Politics and terrorists and sadness, oh my.
The news has been dominated this week by a lot of bad things. Bugger that. Here’s six news stories that will make you feel better about life:
A whole bunch of abandoned pets found new homes at a massive adoption event.
It was a petapalooza in North Carolina last weekend, where 524 cats and dogs ALL FOUND NEW HOMES. The pets were rescued in January from a shelter that was shut down due to its deplorable conditions. It was hosted by the American Society for the Prevention of Cruelty to Animals (ASPCA), and over 3500 people attended and it was GLORIOUS.
Woman receives cochlear implant: first thing she hears is a marriage proposal.
Two huge things happened for Andrea Diaz this week: she regained her hearing, and she said ‘yes’ to the dress (and the rest) in a marriage proposal. When her doctor switched on her cochlear implant for the first time, she heard two of the greatest things in the world: her mother’s voice telling her that she loves her, and her boyfriend Kevin Peakman popping the question. Just try to hold back the tears with this one, we dare you.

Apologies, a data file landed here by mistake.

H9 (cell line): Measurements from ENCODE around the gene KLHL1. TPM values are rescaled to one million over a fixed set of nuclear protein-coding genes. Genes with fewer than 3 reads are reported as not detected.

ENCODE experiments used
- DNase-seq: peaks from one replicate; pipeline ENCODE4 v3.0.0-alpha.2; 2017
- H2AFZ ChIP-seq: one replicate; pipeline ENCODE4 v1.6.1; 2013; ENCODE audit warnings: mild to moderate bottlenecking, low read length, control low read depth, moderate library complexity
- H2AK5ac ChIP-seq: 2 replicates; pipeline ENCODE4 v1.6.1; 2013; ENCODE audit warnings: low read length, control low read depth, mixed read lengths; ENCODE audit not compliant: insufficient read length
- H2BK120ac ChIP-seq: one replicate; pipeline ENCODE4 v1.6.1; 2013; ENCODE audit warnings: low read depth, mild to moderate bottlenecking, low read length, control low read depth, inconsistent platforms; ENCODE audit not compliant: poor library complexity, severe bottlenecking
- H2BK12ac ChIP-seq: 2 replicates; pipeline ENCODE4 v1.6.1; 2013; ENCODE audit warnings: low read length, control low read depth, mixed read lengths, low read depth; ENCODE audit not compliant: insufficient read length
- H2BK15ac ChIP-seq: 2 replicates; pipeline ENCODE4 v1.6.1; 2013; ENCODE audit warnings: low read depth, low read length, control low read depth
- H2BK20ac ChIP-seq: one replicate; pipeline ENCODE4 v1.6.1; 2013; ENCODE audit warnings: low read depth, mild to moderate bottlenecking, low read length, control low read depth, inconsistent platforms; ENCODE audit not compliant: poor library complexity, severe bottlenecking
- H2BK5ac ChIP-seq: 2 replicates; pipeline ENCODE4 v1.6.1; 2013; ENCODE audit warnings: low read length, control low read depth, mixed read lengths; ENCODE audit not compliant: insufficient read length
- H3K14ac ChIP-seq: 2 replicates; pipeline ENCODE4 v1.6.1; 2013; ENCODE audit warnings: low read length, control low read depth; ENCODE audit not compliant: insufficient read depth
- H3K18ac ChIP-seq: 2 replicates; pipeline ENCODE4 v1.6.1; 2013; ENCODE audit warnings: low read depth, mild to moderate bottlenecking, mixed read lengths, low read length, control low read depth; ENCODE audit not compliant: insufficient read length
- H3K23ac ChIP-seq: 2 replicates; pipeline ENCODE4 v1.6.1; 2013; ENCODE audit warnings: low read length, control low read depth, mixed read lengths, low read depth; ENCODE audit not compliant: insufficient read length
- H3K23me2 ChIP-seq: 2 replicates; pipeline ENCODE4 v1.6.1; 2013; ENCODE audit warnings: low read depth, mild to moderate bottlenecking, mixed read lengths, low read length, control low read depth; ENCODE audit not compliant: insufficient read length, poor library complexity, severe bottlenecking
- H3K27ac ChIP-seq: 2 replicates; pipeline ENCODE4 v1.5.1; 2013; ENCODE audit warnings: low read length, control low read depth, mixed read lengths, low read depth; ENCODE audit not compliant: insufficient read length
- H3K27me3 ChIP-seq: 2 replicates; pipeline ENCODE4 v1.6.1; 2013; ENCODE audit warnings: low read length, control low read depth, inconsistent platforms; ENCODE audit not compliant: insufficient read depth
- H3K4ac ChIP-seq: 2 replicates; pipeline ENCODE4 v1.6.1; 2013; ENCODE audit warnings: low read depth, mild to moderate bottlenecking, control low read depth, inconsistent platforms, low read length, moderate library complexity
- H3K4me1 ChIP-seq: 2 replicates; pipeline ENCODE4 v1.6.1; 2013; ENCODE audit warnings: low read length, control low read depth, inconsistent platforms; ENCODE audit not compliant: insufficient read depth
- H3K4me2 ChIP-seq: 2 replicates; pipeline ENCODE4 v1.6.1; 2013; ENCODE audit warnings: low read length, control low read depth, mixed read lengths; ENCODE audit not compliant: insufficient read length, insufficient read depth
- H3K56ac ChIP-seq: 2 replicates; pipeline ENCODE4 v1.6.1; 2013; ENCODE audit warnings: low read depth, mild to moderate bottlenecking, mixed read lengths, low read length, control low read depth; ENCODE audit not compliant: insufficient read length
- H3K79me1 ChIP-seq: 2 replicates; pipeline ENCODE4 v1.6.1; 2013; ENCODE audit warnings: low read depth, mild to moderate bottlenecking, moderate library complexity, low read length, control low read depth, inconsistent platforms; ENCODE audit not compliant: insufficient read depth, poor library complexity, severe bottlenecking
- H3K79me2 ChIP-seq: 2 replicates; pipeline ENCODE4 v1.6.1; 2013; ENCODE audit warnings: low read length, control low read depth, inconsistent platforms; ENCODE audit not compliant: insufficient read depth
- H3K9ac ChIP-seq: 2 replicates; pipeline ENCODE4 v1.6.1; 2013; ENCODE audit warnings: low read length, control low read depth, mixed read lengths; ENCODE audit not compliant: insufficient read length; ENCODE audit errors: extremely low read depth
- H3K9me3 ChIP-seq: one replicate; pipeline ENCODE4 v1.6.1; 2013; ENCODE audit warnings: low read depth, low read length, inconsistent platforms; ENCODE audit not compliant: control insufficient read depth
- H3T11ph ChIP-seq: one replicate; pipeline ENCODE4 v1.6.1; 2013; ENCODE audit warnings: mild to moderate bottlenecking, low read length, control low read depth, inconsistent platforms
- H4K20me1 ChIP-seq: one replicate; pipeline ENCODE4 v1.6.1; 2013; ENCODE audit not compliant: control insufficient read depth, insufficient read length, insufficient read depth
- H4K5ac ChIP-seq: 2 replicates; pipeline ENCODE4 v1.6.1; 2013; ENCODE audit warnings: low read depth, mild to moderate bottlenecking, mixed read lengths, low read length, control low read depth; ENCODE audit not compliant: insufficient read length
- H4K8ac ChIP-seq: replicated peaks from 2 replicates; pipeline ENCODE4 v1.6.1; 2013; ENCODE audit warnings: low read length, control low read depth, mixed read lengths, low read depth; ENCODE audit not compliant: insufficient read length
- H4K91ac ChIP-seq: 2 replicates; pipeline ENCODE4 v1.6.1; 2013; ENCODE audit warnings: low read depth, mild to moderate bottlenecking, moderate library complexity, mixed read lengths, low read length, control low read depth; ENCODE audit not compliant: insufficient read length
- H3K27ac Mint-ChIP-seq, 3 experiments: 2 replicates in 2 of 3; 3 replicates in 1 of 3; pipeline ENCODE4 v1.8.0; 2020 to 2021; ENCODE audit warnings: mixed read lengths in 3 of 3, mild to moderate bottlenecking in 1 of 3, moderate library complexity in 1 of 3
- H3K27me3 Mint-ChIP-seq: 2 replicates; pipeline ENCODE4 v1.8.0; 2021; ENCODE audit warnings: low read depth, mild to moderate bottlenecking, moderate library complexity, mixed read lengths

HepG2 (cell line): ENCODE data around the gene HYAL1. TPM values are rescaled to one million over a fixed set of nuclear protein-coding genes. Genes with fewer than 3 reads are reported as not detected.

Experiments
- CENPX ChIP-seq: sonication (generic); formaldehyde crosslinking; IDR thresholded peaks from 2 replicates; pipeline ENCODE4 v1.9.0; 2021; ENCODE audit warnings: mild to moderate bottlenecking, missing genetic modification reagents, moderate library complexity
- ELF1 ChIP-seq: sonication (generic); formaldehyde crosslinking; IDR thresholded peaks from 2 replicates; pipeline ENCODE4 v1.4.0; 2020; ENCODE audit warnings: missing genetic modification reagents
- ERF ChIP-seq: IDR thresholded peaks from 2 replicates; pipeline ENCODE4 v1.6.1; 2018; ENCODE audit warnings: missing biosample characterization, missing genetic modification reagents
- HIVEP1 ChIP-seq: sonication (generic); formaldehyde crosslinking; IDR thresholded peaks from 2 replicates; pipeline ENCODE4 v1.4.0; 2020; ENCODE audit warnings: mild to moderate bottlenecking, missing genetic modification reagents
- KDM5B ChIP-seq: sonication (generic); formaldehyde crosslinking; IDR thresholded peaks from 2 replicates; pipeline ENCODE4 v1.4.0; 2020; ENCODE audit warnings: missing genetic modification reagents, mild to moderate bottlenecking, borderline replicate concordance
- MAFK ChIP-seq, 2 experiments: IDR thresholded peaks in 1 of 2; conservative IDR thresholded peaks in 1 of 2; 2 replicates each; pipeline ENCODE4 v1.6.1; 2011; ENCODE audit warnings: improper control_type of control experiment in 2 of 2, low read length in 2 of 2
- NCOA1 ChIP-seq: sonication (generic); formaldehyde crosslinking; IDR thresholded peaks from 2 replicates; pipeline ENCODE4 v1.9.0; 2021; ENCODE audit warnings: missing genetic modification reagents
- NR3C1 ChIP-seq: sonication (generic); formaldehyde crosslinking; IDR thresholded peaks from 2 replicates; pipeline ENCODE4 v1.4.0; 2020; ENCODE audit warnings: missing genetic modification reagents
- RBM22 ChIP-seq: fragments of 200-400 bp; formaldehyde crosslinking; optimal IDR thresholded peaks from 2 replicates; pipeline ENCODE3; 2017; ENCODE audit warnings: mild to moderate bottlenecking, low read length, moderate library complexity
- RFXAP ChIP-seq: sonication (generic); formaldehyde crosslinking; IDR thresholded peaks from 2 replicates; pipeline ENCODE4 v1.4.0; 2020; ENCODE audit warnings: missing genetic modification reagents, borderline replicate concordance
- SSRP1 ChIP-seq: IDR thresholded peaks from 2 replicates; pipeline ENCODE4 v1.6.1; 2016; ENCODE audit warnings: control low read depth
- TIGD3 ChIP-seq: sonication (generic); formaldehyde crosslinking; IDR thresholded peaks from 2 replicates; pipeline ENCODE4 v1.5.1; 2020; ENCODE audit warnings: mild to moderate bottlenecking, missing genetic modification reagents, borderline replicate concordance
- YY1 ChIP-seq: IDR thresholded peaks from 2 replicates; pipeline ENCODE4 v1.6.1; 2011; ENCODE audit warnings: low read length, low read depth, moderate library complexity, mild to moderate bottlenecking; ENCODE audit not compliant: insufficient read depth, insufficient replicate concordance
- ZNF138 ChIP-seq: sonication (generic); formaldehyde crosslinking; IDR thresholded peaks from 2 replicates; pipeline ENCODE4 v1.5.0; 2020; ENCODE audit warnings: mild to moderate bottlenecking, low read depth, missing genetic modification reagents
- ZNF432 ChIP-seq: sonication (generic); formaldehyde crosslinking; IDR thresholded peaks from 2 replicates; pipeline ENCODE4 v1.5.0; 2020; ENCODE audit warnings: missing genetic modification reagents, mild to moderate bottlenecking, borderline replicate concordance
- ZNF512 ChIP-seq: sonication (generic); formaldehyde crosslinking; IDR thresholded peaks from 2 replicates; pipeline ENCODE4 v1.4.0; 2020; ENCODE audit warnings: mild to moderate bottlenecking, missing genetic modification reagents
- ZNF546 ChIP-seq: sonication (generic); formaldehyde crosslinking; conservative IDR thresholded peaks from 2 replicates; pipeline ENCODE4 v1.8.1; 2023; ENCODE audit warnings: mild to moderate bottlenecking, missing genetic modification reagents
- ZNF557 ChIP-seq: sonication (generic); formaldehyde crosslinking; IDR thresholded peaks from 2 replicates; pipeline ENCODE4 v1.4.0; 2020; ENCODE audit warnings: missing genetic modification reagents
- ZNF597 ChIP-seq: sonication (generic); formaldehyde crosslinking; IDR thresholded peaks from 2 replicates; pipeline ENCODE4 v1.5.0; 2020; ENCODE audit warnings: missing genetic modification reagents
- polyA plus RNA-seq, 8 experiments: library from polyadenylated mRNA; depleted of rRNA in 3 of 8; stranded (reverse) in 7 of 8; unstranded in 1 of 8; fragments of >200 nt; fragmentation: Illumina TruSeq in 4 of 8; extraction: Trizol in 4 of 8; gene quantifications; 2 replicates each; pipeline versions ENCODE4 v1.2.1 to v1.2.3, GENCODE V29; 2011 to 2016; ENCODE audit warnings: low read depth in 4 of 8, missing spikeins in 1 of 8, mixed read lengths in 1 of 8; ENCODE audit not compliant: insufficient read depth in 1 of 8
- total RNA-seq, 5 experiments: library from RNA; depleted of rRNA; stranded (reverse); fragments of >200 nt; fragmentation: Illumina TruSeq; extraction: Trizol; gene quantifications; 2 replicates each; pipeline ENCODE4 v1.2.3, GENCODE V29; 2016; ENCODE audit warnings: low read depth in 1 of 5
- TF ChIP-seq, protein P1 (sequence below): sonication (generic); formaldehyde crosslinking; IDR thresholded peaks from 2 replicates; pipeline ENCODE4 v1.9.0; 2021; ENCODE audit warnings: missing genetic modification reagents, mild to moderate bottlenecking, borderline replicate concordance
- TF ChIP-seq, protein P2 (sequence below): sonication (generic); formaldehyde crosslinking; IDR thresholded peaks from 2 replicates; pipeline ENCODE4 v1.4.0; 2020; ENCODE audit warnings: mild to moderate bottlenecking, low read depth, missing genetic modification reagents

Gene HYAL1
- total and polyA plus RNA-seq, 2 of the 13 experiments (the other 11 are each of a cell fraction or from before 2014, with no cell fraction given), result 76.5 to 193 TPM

Canberra mums are making all 104 cakes from The Women’s Weekly Birthday Cake Book.
The cakes will be auctioned off for charity and they’re looking for bakers to participate. The cakes will be judged for ‘love and flair’ and will be sold via silent auction. Registrations zre open on the PANDSI website now.
‘Hello Stranger!’ is a running club we actually want to join.
Locals in the Swedish town of Östersund have formed a unique running club, ‘Hej Främling!’ (Hello Stranger!) to help refugees integrate into their community. Skiers Emma Arnesson and Anne Lundberg started volunteering to help asylum seekers adjust to life in the ski-resort town back in 2013, where they taught more than 300 refugees how to ski. Runners Martin Machnow and Christine Hagglund heard about their work and offered to help with summer sports – and so ‘Hello Stranger!’ was born.
The program has been credited to building friendships between townspeople and more than 500 refugees so far. It’s been such a huge success that other cities across Sweden are adopting the same model.